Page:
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TIFF 2018 Review: “Capernaum” (2018) ★★★★★


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Life is an amusing thing, and for some it may appear like a toy. Just see how many families are out there that want to have children, but cannot. And how many are out there that can have as many children as they can, but do nothing for the safety of their children and even fail to provide the most basic care? Nadine Labaki’s “Capernaum” raises one important concern which, I must say, is so true, so painful and so heartbreaking that it is the only way to solve the problem.

Zain is a twelve year old boy whose intelligence and experience of life is much higher than what most adults have. He does his best to protect his eleven year old sister, Sahar, from being sold to a much older man who can’t wait to marry such a young girl. In fact, Zain has already lost another sister. But when, at some point he finds himself fed up with everything – with the injustice of the society, inability to protect the most vulnerable children and how poverty eats them from within, Zain approaches court with one single demand – “I want to sue my parents.”. When the judge asks him why, the boy says, “for bringing me to this life.”

Led by the absolutely powerful and award deserving performance by Zain Al Rafeea, the film begins exploring Zain’s struggle through his eyes. His parents could not be more careless. They are ignorant, unindicted criminals who smuggle drugs through their elder son, who’s serving his sentence in jail.  But when we find Zain in the beginning, he was already arrested and sentenced to five years in juvenile facility. One of the most heartbreaking scenes was when Zain notices Sahar’s blood, quickly figuring out that it was her menstrual cycle that just got started for the very first time. Knowing that this may lead to her being sold to an already awaiting candidate for marriage, he takes her home, cleans her up and offers her his own t-shirt to cover the blood. Now the question is, how much at his age can a boy know about life? But trust me that he does and much more than what his tiny shoulders could carry.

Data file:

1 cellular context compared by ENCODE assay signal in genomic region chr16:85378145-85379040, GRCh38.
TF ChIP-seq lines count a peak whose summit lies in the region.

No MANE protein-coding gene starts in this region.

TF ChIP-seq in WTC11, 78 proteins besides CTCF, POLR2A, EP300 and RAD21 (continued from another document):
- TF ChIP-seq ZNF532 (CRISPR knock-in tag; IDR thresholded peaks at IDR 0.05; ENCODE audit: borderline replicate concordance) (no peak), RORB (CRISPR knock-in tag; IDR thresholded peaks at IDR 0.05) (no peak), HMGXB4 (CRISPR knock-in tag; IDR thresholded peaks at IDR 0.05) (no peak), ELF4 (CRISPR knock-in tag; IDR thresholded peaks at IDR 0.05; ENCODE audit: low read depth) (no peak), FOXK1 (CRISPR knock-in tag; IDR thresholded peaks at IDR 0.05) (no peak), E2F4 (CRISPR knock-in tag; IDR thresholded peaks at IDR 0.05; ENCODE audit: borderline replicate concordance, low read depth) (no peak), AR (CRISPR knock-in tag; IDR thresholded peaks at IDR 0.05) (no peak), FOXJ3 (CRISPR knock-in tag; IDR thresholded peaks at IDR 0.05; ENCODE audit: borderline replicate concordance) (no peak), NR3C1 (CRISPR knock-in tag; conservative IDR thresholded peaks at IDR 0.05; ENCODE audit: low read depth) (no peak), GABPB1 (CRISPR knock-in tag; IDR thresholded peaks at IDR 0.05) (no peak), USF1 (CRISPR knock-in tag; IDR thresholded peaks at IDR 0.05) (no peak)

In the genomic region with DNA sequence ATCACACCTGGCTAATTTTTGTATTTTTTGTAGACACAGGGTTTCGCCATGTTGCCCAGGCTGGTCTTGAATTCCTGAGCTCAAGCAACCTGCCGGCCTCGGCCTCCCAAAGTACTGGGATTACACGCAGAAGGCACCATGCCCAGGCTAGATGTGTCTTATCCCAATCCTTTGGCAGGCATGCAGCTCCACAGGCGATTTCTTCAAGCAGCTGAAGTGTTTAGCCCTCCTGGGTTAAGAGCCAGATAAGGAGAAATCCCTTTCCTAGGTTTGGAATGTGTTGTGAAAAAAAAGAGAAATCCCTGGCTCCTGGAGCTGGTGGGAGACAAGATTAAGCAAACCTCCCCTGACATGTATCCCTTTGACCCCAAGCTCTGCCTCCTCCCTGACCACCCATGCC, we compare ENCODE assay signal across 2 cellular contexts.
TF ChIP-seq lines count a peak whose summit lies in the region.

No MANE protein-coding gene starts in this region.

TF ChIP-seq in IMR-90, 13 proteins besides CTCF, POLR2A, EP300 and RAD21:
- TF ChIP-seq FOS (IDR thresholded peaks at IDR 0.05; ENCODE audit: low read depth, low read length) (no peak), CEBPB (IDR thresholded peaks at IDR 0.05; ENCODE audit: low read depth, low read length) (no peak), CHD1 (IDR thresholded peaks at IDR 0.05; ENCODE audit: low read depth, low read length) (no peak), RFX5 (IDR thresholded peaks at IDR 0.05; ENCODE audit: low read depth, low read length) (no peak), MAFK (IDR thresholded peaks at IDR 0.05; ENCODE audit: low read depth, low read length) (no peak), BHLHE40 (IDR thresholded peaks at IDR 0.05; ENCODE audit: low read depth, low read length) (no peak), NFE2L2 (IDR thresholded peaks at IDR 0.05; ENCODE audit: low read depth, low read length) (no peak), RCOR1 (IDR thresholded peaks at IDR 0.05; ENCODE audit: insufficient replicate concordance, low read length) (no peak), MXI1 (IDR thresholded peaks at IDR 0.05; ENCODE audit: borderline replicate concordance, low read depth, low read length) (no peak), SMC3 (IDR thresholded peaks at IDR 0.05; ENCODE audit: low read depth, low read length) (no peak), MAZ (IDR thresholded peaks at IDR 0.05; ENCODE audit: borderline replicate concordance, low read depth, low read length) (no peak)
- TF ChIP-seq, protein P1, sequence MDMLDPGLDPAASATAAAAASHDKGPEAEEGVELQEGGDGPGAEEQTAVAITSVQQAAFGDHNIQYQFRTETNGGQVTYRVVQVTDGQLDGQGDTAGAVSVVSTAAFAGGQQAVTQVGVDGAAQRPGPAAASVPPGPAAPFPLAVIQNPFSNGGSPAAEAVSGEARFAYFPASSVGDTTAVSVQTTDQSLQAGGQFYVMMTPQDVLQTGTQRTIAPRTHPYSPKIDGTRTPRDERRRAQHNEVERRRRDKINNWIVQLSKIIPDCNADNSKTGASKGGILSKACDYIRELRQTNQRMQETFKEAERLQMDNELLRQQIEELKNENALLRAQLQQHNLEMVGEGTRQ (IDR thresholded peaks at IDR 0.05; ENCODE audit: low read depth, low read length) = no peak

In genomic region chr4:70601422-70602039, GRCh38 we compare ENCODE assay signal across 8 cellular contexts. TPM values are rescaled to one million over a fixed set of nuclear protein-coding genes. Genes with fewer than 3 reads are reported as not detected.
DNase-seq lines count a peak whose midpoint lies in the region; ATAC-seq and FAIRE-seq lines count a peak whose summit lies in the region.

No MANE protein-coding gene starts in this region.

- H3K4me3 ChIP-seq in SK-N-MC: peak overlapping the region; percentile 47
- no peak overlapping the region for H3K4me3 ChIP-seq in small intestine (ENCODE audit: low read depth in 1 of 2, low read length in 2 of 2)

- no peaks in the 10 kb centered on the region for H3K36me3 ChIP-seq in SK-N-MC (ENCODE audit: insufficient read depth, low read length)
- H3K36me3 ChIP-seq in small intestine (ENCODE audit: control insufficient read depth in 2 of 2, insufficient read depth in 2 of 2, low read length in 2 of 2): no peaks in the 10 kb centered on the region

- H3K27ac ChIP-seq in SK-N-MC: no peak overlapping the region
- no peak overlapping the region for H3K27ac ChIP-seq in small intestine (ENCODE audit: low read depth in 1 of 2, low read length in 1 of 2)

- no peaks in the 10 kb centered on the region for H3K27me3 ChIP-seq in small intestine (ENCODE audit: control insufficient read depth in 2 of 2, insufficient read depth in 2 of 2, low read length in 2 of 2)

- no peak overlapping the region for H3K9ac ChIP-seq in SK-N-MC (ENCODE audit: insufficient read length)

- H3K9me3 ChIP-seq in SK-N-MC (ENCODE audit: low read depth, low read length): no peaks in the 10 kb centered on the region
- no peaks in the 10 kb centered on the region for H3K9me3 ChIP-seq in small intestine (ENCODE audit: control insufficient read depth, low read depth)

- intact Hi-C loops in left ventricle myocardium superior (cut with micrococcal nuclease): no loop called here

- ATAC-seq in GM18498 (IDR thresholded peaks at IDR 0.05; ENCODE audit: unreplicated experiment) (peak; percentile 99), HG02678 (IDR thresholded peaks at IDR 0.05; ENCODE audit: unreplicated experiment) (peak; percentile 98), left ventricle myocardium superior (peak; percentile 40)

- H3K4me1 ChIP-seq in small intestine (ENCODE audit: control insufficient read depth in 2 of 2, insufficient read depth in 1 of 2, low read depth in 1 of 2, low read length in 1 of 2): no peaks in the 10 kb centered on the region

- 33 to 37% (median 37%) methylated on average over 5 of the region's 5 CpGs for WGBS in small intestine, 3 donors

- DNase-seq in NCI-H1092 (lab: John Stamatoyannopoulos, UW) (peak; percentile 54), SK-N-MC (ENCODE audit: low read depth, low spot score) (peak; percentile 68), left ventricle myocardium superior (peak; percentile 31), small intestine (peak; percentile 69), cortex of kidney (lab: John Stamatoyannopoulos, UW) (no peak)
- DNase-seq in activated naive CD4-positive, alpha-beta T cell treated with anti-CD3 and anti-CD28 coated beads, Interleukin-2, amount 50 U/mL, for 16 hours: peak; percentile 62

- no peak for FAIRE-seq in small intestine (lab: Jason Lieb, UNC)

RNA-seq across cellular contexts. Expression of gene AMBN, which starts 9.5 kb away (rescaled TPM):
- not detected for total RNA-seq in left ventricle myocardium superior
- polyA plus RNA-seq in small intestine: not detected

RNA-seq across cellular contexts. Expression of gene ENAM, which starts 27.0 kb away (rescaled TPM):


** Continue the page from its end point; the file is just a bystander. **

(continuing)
“Capernaum” is a film I was personally expecting to be made from a very long time. In fact I did not even know this might even happen in my lifetime. Movies like this bring us back to a scene which, I am sure, many of us would’ve have witnessed where little children are used for begging on the streets or infants would be drugged heavily with the alleged mother holding the infant in her arms so that more pedestrians give their money away. “Capernaum” is almost like a tribute dedicated to every single child who’s being used by their parents for whatever reason – for money drugs, prostitution etcetera. And they will be right to have one simple demand – if you can’t look after us, don’t give birth. Do a favor and not break another life.

That said, will this message reach out to its target recipient? I don’t know. But one thing you should know by now is to be prepared for the most unsettling and hurting experience – a life we are lucky enough to never live, while many others continue still.

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